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Please use this identifier to cite or link to this item: http://hdl.handle.net/10155/96

Issue Date:  4
Title: Study of an internal combustion engine to burn hydrogen fuel and backfire elimination using a carburetor fuel delivery method
Authors: Garmsiri, Shahriyar
Publisher : University of Ontario Institute of Technology
Degree : Master of Applied Science (MASc)
Department : Mechanical Engineering
Supervisor : Dincer, Ibrahim
Keywords: ICE
Hydrogen
Backfire
Carburetor
Chevrolet
Abstract: Hydrogen appears to be a clean and sustainable fuel for transportation vehicles, including internal combustion engine vehicles. In this research, a 1986 GMC Sierra truck with a 350CID 5.7L V8, 4 barrel carbureted Chevrolet gasoline engine is converted to burn hydrogen as a sustainable and envirnmentally benign fuel with a shorter energetic cycle. It demonstrates that the problems of backfire can be eliminated using several less expensive methods, such as employing cold spark plugs with reduced spark gap and low temperature cooled valves along with the introduction of water vapor to the mixture. In the experiments, the internal combustion engine was tested for two fuels: (i) octane 95 gasoline, and (ii) gaseous hydrogen at 99% purity. The vehicle underwent dynamometer tests using both the gasoline and hydrogen fuels for performance comparisons. A comprehensive thermodynamic analysis, through energy and exergy, of the engine is conducted for both cases: (i) with the octane 95 gasoline fuel and (ii) with hydrogen gaseous fuel. The performance results through energy and exergy efficiencies are compared for possible improvements. The mileage and energy efficiencies calculated and tested using this engine showed that it is more efficient operating on gasoline fuel rather than hydrogen. This is explained fully in the thesis as to the properties of hydrogen and gasoline fuels that differ, and the particular vehicle technology makes this difficult to achieve a reasonable mileage and efficiency.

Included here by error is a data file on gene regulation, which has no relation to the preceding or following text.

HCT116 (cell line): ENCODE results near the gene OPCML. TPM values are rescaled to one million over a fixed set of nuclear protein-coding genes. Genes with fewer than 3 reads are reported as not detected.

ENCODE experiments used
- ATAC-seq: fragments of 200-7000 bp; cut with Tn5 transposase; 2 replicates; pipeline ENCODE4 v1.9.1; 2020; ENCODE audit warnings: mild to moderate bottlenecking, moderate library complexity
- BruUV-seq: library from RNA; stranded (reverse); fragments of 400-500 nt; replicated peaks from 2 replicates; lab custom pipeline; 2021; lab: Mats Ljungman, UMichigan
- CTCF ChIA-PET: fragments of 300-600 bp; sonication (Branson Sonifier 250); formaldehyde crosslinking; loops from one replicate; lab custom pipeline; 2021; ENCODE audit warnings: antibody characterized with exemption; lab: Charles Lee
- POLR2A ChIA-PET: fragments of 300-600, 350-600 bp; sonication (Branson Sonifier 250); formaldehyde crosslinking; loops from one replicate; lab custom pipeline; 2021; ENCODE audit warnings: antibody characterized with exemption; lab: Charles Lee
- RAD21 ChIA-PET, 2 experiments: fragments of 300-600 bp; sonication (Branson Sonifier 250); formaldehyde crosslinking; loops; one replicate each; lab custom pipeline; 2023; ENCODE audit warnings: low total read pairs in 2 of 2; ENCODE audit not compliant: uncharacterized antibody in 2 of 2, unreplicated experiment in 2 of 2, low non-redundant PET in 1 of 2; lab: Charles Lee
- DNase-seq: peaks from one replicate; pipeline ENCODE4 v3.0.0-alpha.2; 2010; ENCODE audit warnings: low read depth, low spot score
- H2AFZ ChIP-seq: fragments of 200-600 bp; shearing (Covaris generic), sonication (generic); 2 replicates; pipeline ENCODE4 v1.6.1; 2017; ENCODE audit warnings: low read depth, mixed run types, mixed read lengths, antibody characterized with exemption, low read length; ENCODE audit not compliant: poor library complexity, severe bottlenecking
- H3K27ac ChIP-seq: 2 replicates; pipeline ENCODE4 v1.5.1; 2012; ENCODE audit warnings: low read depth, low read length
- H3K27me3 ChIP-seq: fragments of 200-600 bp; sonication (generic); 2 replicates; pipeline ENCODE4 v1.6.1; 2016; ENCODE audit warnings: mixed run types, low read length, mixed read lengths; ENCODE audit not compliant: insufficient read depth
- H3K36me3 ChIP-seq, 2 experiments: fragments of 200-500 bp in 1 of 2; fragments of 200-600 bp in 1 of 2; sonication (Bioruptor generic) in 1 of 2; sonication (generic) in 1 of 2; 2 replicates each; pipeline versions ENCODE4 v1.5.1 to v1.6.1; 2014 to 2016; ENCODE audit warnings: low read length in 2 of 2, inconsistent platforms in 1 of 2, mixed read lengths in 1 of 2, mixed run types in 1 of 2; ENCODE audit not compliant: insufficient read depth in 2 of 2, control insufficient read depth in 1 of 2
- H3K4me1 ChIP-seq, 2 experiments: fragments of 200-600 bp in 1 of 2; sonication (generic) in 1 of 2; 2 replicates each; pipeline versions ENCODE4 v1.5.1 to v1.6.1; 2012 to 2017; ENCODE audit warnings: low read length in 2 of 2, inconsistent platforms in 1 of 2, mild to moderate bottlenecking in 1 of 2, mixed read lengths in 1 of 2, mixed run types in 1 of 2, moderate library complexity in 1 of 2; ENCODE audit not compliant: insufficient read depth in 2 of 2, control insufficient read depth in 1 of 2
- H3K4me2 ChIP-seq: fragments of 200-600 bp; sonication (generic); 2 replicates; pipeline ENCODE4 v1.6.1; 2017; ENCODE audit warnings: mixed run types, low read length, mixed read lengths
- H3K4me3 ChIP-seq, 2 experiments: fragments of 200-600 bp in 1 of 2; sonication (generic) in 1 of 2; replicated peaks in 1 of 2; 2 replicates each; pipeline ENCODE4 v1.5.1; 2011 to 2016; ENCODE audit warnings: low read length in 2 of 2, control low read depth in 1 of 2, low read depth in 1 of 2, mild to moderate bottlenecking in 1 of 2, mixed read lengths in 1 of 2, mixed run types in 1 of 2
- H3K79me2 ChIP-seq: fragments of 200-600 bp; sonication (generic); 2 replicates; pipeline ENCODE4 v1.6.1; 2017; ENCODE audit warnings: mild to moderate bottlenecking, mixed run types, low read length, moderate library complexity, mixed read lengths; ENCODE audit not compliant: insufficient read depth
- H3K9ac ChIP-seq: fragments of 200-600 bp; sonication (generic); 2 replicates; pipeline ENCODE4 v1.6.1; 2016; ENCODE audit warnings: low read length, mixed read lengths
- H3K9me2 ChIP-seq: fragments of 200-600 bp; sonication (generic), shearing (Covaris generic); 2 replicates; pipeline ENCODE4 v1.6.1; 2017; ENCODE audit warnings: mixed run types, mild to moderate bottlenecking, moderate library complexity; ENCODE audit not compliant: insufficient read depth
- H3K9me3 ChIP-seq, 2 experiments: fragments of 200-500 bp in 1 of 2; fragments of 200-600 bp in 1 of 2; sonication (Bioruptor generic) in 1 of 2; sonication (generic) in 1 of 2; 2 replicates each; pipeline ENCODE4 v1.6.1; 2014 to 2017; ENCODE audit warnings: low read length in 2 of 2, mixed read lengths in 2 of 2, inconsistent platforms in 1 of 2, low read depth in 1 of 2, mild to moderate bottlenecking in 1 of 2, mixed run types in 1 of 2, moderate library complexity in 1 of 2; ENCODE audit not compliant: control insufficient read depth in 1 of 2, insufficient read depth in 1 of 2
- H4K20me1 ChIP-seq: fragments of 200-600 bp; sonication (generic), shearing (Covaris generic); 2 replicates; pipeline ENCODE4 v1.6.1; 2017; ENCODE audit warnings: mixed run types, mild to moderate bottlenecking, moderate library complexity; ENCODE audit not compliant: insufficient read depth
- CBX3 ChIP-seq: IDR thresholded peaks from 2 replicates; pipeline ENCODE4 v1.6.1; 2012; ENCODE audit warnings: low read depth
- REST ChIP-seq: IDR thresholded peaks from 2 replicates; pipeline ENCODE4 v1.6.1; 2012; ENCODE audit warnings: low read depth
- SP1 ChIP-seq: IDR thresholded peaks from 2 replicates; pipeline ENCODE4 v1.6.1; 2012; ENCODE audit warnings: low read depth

Appears in Collections:Electronic Theses and Dissertations (Public)
Faculty of Engineering and Applied Science - Master Theses

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